Exposure to Wood Dust, Resin Acids, and Volatile Organic Compounds During Production of Wood Pellets
2008 (English)In: Journal of Occupational and Environmental Hygiene, ISSN 1545-9624, E-ISSN 1545-9632, Vol. 5, 296-304 p.Article in journal (Refereed) Published
The main aim of this study was to investigate exposure to airborne substances that are potentially harmful to health during the production of wood pellets, including wood dust, monoterpenes, and resin acids, and as an indicator of diesel exhaust nitrogen dioxide. In addition, area measurements were taken to assess background exposure levels of these substances, volatile organic compounds (VOCs), and carbon monoxide. Measurements were taken at four wood pellet production plants from May 2004 to April 2005. Forty-four workers participated in the study, and a total of 68 personal measurements were taken to determine personal exposure to wood dust (inhalable and total dust), resin acids, monoterpenes, and nitrogen dioxide. In addition, 42 measurements of nitrogen dioxide and 71 measurements of total dust, resin acids, monoterpenes, VOCs, and carbon monoxide were taken to quantify their indoor area concentrations. Personal exposure levels to wood dust were high, and a third of the measured levels of inhalable dust exceeded the Swedish occupational exposure limit (OEL) of 2 mg/m 3 . Parallel measurements of inhalable and total dust indicated that the former were, on average, 3.2 times higher than the latter. The data indicate that workers at the plants are exposed to significant amounts of the resin acid 7-oxodehydroabietic acid in the air, an observation that has not been recorded previously at wood processing and handling plants. The study also found evidence of exposure to dehydroabietic acid, and exposure levels for resin acids approached 74% of the British OEL for colophony, set at 50 μg/m 3 . Personal exposure levels to monoterpenes and nitrogen dioxide were low. Area sampling measurements indicated that aldehydes and terpenes were the most abundant VOCs, suggesting that measuring personal exposure to aldehydes might be of interest. Carbon monoxide levels were under the detection limit in all area measurements. High wood dust exposure levels are likely to have implications for worker health; therefore, it is important to reduce exposure to wood dust in this industry.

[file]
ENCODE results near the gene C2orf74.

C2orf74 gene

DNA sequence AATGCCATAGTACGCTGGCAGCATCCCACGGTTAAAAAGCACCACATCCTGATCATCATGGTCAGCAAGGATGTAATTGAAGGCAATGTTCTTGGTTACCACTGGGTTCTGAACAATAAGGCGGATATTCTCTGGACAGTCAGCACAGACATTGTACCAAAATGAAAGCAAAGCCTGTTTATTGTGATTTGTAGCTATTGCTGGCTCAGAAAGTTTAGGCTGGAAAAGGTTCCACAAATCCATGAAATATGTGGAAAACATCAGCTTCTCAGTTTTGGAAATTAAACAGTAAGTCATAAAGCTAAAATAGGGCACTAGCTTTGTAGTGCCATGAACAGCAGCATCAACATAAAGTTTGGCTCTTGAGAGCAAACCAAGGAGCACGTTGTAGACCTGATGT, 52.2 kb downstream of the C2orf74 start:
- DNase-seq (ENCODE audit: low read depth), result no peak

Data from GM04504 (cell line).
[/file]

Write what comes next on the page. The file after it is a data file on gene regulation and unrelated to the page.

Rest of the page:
Place, publisher, year, edition, pages
2008. Vol. 5, 296-304 p.
Analytical Chemistry Other Medical Sciences not elsewhere specified
IdentifiersURN: urn:nbn:se:su:diva-74451DOI: 10.1080/15459620801957225OAI: oai:DiVA.org:su-74451DiVA: diva2:509357